Garner Towne cinema closes

Staff WriterOctober 6, 2010 

The struggling Garner Towne Square movie theater has closed. Its owners blame the slow economy and a lease dispute with the shopping center's landlord.

Friday night was the theater's last. The signs, fixtures and other equipment are gone.

"We really tried. We didn't want to have to do this," said Hope Branch, director of operations for Carolina Cinemas. "We were paying extremely high rent in a dying shopping center. When you're barely in the black, it just wasn't good for our company."

The small chain bought the 10-screen theater in May 2009 from Regal Entertainment Group, which still holds the lease. About six months ago, the companies asked landlord Regency Centers for a break on the rent, citing slower ticket sales.

Regency said no.

"Lots of retailers have been asking for help" during the downturn, said John Pharr, Regency's senior vice president for the Southeast. "We may be sympathetic ... but we can quickly see who's really hurting and who's crying wolf."

Officials took into account the relative financial strength of Regal, the country's largest cinema chain with more than 500 theaters, he added. "This was really a dispute between Carolina Cinemas and Regal."

Regency has turned the matter over to its lawyers, who will try to work out a settlement with Regal, Pharr said.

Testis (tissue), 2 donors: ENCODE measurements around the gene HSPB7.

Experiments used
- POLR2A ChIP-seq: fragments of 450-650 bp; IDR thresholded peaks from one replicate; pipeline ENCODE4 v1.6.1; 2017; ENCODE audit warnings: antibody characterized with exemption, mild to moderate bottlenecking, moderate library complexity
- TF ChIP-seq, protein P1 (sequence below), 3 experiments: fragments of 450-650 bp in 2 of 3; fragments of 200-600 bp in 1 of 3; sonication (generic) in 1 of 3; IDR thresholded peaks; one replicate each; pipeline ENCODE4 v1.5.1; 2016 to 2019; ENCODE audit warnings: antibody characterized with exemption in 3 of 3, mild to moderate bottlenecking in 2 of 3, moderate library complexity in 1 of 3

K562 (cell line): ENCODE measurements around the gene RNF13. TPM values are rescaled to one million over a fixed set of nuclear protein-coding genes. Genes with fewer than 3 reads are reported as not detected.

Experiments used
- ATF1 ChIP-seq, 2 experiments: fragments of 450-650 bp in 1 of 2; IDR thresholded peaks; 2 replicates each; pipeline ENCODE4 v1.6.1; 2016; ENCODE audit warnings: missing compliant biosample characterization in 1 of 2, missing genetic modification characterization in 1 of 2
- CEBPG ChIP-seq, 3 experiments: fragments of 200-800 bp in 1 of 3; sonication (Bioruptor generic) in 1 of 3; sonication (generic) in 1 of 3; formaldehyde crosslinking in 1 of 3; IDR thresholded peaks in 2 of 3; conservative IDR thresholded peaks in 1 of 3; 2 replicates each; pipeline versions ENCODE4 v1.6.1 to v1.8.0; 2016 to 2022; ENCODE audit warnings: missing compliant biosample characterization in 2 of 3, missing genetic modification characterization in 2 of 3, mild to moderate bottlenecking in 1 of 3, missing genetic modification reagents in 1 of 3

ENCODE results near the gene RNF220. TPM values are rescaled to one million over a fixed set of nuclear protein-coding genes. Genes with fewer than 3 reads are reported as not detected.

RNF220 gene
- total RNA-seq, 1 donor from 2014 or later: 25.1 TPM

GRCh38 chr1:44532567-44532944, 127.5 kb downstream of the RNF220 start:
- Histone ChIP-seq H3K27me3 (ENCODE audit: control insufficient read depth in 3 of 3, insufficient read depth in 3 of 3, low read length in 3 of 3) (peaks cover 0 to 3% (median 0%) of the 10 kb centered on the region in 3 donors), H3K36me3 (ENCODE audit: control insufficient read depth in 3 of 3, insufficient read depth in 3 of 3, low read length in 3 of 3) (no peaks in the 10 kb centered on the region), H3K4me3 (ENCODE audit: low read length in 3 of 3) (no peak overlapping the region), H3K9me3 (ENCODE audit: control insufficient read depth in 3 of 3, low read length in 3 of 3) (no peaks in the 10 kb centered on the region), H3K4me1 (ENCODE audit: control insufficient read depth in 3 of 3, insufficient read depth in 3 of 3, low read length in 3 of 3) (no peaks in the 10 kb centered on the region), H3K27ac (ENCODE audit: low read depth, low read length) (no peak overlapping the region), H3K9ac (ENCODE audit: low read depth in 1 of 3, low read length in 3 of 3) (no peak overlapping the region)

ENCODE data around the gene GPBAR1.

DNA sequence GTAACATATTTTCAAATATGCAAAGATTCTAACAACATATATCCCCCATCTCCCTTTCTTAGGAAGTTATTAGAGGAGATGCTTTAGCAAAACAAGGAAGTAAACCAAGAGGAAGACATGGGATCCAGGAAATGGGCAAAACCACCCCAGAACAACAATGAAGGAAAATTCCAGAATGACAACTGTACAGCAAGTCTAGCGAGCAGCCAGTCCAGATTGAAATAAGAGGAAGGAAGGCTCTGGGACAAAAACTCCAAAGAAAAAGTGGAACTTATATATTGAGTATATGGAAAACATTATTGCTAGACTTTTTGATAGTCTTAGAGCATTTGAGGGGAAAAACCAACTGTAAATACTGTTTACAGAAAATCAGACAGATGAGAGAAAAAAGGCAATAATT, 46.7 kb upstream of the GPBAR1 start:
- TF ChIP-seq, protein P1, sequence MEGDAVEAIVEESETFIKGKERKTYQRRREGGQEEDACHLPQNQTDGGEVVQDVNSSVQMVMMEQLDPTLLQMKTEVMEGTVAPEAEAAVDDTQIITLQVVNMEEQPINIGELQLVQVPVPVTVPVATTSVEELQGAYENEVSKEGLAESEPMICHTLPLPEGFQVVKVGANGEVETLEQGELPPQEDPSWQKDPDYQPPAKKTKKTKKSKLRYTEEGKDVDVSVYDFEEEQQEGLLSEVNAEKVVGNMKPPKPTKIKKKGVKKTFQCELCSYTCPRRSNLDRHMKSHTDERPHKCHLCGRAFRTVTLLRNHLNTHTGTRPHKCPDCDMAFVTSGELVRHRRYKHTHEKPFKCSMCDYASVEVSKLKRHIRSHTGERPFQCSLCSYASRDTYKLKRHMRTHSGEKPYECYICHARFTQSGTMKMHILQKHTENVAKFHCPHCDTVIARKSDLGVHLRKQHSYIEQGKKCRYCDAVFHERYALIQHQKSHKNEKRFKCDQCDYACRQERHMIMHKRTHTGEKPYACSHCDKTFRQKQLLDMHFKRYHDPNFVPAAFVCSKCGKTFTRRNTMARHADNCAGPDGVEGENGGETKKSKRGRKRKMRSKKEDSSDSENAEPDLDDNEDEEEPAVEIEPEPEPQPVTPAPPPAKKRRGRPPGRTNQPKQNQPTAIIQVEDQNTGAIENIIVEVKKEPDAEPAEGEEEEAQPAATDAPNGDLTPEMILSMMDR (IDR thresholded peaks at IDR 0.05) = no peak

"A lot of it is posturing," he added. "When a store goes dark, that's pretty serious poker. They do it because it probably wasn't profitable at the end of the day."

Florida-based Regency owns or manages shopping centers throughout the country, including Raleigh's Cameron Village.

The real estate company will focus on what else could go into the now-vacant Garner Towne Square space, but it's unlikely to remain a movie theater. Some theaters have become vocational schools or medical facilities, Pharr said.

That means one less choice for moviegoers in southeast Wake County and northwest Johnston County.

Even before the recession, the 10-screen Garner theater faced tough competition from White Oak 14, a newer, stadium-style theater about five miles away.

Regal forced to sell

Regal acquired that theater with its takeover of the Consolidated Theatres chain in early 2008. But federal antitrust officials forced Regal to divest the Garner theater, saying the chain would control too much of the movie market in that area if it owned both.

Carolina Cinemas, which is based in Texas and has a regional office in Charlotte, took over the Garner theater, as well as the Raleigh Grande 16 and movie theaters in Charlotte and Asheville.

The chain tried several strategies to boost attendance in Garner. Last summer, Carolina Cinemas switched to showing second-run movies for $2, but went back to first-run films after about three months. The owner also added 3-D technology.

But more movie fans are turning to cheaper options, including Netflix's online and mail-order DVD business.

"Everybody's pocketbooks have gotten leaner," Branch said. "It's really the tightest I've seen since the mid-1990s."

Compounding the problem: The theater is at the back of Garner Towne Square, at Timber Drive and U.S. 70.

"You can't see it from the road, and you don't have all the restaurants right there, like White Oak does," Branch said. "It was a difficult location to run."

The Garner theater's two managers have transferred to the Raleigh Grande. But the theater's 15 to 20 part-time workers have been laid off. They were given severance pay and will be able to file for unemployment benefits, Branch said.

alan.wolf@newsobserver.com or 919-829-4572

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